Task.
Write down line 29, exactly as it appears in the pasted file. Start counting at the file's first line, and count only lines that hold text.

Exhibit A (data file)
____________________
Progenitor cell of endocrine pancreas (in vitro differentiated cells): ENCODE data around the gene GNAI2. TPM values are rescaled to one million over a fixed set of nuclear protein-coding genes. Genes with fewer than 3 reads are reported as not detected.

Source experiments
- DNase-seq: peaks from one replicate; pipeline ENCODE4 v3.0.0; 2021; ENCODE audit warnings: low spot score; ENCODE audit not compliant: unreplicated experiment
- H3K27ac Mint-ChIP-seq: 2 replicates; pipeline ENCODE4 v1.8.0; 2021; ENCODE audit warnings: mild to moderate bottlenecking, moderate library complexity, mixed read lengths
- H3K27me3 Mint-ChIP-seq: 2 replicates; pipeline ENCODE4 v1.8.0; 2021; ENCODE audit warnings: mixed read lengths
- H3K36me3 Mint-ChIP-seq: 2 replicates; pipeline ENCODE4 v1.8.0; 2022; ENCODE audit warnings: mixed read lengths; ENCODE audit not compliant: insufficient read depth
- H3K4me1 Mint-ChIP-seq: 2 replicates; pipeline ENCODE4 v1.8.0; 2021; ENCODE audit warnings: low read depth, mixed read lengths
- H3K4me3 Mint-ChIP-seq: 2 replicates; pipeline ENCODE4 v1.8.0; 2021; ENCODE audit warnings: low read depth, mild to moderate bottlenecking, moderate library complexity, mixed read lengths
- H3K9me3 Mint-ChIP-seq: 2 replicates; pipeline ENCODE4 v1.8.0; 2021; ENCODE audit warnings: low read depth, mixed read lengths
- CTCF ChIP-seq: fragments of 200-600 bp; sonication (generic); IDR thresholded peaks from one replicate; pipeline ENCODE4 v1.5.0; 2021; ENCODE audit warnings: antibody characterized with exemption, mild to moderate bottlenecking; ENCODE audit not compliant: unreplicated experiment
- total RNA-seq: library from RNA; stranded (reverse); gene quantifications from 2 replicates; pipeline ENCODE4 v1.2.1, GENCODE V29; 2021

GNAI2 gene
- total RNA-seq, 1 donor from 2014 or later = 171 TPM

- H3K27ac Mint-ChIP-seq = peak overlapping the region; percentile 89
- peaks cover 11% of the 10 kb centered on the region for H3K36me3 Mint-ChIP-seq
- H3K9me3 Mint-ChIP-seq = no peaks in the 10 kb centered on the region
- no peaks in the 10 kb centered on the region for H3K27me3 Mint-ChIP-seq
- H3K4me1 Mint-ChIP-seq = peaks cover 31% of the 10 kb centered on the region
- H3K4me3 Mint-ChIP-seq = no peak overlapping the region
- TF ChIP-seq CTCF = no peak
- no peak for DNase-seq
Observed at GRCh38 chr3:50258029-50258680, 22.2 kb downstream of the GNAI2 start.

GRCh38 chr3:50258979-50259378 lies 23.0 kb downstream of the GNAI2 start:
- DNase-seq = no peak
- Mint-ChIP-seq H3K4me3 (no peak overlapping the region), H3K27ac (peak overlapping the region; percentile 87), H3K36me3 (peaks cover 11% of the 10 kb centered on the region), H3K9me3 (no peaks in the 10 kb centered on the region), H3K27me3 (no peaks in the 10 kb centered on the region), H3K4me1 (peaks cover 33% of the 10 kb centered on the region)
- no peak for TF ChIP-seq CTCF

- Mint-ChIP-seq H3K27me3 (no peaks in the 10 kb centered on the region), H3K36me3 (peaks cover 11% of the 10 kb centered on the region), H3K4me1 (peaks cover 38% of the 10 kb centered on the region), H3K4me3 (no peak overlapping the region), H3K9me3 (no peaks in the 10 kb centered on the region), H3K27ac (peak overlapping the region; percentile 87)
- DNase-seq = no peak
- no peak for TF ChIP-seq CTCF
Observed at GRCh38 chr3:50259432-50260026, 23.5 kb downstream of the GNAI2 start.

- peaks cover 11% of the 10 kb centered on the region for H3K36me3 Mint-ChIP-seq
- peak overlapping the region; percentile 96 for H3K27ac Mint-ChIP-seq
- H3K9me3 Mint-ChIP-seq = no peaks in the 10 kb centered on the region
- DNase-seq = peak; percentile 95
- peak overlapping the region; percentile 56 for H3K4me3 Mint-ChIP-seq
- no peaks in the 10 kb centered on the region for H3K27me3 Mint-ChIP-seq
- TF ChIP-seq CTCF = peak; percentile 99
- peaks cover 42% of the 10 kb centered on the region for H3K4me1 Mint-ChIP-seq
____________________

- no peak for TF ChIP-seq CTCF